Making Space for Indigenous Feminism, 2nd Edition

Edited by Joyce Green  

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The first edition of Making Space for Indigenous Feminism proposed that Indigenous feminism was a valid and indeed essential theoretical and activist position, and introduced a roster of important Indigenous feminist contributors. This new edition builds on the success and research of the first and provides updated and new chapters that cover a wide range of some of the most important issues facing Indigenous peoples today: violence against women, recovery of Indigenous self-determination, racism, misogyny and decolonization. Specifically, new chapters deal with Indigenous resurgence, feminism amongst the Sami and in Aboriginal Australia, neoliberal restructuring in Oaxaca, Canada’s settler racism and sexism, and missing and murdered Indigenous women and girls in Canada.

Written by Indigenous feminists and allies, this book provides a powerful and original intellectual and political contribution demonstrating that feminism has much to offer Indigenous women, and all Indigenous peoples, in their struggles against oppression.

“Making Space for Indigenous Feminism is an essential resource that places gender justice at the core of our analyses of colonization and decolonization. What we learn is urgent: without addressing the systemic and symbolic character of the gendered violence that Indigenous women, girls, two-spirit, trans, and queer folks disproportionately face, decolonization will remain a man-made, colonial sham.”

— Glen Coulthard, First Nations and Indigenous Studies, UBC

“This path-breaking collection brings together leading and emerging voices in the field, presenting critical innovative research that reminds us of the need for a consistent application of feminist analytic tools to understand colonialism and patriarchy as mutually constitutive and reinforcing forces. This collection is essential as an emancipatory tool for decolonization and Indigenous resurgence.”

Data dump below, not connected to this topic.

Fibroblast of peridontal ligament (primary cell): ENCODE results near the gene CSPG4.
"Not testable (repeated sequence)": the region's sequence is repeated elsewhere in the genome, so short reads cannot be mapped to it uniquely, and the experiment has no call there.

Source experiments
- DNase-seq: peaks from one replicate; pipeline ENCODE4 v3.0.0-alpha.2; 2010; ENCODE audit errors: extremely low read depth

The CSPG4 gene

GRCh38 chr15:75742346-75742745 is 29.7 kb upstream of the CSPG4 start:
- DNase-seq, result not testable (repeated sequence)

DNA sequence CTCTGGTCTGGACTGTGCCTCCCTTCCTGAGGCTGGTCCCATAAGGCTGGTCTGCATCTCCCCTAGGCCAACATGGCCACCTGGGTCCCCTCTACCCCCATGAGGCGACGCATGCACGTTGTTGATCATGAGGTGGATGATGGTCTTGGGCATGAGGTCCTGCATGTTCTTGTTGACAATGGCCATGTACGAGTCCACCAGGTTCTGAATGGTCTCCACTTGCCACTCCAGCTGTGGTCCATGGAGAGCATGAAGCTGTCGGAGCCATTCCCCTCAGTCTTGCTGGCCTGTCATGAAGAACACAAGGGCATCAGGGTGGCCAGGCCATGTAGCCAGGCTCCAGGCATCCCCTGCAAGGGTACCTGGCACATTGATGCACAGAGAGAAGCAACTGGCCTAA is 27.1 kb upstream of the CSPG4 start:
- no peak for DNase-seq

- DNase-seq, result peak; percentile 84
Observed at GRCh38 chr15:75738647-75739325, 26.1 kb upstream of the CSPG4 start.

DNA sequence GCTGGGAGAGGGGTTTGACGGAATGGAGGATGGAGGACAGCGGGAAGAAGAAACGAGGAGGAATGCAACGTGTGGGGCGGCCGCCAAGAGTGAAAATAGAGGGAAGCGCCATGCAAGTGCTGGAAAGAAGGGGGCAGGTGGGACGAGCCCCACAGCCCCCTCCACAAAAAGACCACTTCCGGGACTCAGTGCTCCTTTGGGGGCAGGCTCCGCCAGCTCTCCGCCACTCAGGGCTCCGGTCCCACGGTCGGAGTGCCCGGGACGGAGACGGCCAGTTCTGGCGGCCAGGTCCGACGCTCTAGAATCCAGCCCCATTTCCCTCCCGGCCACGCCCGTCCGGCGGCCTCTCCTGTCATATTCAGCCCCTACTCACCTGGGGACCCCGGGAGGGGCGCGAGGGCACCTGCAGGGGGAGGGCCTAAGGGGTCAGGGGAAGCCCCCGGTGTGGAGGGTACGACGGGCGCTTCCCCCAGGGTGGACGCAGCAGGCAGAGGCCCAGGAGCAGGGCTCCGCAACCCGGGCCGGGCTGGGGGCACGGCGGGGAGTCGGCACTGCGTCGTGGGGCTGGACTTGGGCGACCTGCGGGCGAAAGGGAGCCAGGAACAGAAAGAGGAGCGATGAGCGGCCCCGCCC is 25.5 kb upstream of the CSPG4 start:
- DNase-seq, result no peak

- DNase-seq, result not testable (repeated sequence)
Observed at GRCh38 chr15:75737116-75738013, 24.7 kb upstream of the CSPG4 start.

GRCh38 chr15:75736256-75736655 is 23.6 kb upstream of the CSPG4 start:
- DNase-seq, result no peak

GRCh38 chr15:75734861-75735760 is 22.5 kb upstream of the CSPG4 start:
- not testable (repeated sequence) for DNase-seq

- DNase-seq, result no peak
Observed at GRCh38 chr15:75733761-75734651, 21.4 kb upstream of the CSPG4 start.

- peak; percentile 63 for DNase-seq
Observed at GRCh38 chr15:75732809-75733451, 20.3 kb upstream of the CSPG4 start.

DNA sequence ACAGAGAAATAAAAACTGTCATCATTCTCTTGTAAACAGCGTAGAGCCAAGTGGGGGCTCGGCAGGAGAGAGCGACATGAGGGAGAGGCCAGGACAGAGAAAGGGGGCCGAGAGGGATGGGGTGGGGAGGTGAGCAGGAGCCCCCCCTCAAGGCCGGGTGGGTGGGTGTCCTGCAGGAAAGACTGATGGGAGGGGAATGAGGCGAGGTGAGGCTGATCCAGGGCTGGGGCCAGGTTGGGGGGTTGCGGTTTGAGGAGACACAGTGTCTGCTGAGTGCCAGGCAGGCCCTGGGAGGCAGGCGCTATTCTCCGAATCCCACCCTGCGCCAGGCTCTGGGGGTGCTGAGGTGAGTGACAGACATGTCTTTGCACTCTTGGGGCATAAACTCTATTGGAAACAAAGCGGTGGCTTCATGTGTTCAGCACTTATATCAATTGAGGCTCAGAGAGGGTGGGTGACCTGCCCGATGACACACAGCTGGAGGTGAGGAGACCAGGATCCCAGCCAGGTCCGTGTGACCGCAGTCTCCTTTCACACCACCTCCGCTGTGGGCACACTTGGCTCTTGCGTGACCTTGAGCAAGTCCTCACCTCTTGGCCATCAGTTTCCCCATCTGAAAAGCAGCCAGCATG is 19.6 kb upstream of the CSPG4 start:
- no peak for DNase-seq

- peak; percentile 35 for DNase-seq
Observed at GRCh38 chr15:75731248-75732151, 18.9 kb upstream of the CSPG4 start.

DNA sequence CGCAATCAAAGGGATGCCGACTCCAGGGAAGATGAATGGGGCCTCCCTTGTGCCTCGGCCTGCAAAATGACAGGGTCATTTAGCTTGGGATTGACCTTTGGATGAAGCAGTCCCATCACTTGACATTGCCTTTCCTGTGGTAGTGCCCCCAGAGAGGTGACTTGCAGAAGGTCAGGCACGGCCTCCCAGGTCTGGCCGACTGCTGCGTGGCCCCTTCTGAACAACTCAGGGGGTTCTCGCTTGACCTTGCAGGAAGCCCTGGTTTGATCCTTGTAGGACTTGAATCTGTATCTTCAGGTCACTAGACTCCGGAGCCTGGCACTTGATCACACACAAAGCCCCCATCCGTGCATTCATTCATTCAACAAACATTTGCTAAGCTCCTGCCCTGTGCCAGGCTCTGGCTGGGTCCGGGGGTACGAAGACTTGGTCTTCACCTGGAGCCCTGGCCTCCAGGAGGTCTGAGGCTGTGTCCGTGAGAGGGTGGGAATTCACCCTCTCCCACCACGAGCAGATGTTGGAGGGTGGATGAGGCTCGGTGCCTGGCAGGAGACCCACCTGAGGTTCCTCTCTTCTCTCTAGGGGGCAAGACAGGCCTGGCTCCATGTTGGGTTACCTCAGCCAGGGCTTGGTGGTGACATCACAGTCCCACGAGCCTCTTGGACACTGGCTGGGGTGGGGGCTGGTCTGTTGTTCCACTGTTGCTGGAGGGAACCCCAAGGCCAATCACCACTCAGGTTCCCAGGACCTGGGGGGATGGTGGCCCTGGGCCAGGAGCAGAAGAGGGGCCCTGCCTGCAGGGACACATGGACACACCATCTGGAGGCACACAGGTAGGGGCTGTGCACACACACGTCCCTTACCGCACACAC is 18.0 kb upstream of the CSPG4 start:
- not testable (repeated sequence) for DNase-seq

— Heidi Kiiwetinepinesiik Stark, University of Victoria

  • PDF
  • ISBN: 9781773633893
  • July 2020
  • $34.99
  • For sale worldwide
  • EPUB
  • ISBN: 9781773633886
  • July 2020
  • $34.99
  • For sale worldwide

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  • Introduction (Joyce Green)
  • Taking Account of Indigenous Feminism (Joyce Green)
  • Being Indigenous Feminists: Resurgences Against Contemporary Patriarchy (Gina Starblanket)
  • Feminsim Is for Everybody: Aboriginal Women, Feminism and Diversity (Verna St. Denis)
  • My Hometown: Northern Canada, South Africa (Emma LaRocque)
  • “A High Risk Lifestyle”: Being an Indigenous Woman (Mary Eberts)
  • Politics of Gendered Violence in Indigenous Communities (Rauna Kuokkanen)
  • Métis and Feminist: Contemplations on Feminism, Human Rights, Culture and Decolonization (Emma LaRocque)
  • Deploying and Disputing Aboriginal Feminism in Australia (Megan Davis)
  • Balancing Strategies: Aboriginal Women and Constitutional Rights in Canada (Joyce Green)
  • Spare a Thought for Métis Women Elders: Illness and Poverty in Elderhood (Diedre A. Desmarais)
  • Indigenous Law, Gender and Neoliberal State Restructuring in Oaxaca (Isabel Altimerano-Jimenez)
  • Empowerment, Revolution and Real Change: An Interview with Fay Blaney (Fay Blaney & Sam Grey)
  • A Perpetual State of Violence: An Indigenous Feminist Anti-Oppression Inquiry into Missing and Murdered Indigenous Women and Girls (Robyn Bourgeois)
  • Looking Back, Looking Forward (Shirley Green)
  • Colleen Glenn: A Mètis Feminist in Indian Rights for Indian Women (Colleen Glenn with Joyce Green)
  • Culturing Politics and Politicizing Culture (Shirley Bear) • Long Way from Home (Emma LaRocque) • References • Index
  • References
  • Index


  • Joyce Green

    University of Regina

    Joyce Green is professor emerita of political science at the University of Regina. Green’s work focuses on the politics of decolonization in Canada; on identity, human rights and citizenship; and on the way in which sexism, racism and race privilege is encoded in Canadian political culture. She is of English, Ktunaxa and Cree-Scots Métis descent; she is a citizen of the Ktunaxa Nation and a member of Yaq̓it ʔa·knuqⱡiʔit (Tobacco Plains), a member band of the Ktunaxa Nation.

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